Nayana Ferguson of the Detroit-based spirit brand Anteel Tequila has always loved tequila. When that love turned into a passion, she co-founded the tequila brand, which is one of the only tequila spirit brands in the United States to be led by a Black woman. Since launching in 2018, Anteel’s Coconut Lime Blanco Tequila and Reposado Tequila have received national recognition in Forbes and Wine Enthusiast, as well as several awards at the prestigious San Francisco World Spirits Competition.
From Dreaming to Doing
In 2016, Ferguson and her husband, Don, were looking for a retirement opportunity to invest in. They had a wild idea of starting a tequila company given her appreciation for the spirit. Only in this situation, Ferguson was a doer, not a dreamer. Over the upcoming months, she researched everything she needed to know about setting up a tequila business and began talking to potential distilling partners in Mexico. Prior to this, Ferguson didn’t have any knowledge of the spirits industry, but she had an MBA and was a corporate business professional.
“It took about 11 months to get an actual bottle in hand. We needed a contract with the distillery, approvals by the Mexican government, importer permits from the U.S. government and so forth.” Ferguson recalls months of sampling recipes, learning about the spirits industry, doing research and filing paperwork. She was not able to visit Mexico due to the political climate there, so she relied a lot on FedEx and Google. The chemist at her partner distillery in Mexico would create recipes and send them to Ferguson and her team to sample. After a lot of back and forth, they achieved the desired flavor profiles they wanted to see in Anteel.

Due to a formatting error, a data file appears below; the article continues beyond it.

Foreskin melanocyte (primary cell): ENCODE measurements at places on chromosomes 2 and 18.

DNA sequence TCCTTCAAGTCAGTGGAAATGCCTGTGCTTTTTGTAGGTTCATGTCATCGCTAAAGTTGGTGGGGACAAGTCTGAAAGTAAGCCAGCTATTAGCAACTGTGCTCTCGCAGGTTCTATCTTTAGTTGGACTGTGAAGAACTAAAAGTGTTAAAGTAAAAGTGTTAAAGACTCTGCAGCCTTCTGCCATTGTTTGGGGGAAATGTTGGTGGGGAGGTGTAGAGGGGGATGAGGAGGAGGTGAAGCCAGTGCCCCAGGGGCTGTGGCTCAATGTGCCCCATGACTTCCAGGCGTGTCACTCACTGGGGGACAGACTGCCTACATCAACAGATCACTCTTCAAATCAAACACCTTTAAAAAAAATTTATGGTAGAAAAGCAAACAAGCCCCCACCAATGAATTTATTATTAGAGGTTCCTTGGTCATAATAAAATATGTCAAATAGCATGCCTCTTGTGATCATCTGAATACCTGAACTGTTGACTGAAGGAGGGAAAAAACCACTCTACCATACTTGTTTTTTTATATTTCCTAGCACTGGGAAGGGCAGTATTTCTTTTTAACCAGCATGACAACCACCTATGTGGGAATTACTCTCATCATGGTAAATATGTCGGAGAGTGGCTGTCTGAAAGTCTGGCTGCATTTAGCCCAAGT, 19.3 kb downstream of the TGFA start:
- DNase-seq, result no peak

Becoming a Market Leader
When asked why Ferguson is passionate about tequila more than any other spirit, she cited it’s health benefits. Tequila is a spirit that is made from the agave plant, so it is naturally gluten-free and low in carbs, sugar and calories than other spirits. “If I’m going to drink, I would drink what is cleaner for me. Obviously, you need to drink tequila neat and not add extra sugars typically found in mixed drinks,” she states. As a pancreatic cancer and breast cancer survivor, Ferguson needs to watch what she puts into her body and minimize any effects of alcohol. She says that agave does not spike your blood sugar. Unlike other spirits, tequila is said to be an upper, not a downer, and can lift your mood, which is another reason why she likes tequila.
Anteel Tequila claims to have the world’s only coconut lime-flavored tequila, one that took a lot of flavor balancing but is something Ferguson and her other co-founders wanted. It is produced by using natural coconut extracts and avoiding synthetic flavors, which also makes drinking neat easy and flavorful.
Not many tequilas rest their Reposado in whiskey barrels (most use America oak barrels) as Anteel does. This infuses a unique char and flavor into their tequilas. Another thing that makes the brand stand out is the combination of blue agave from highland and lowland.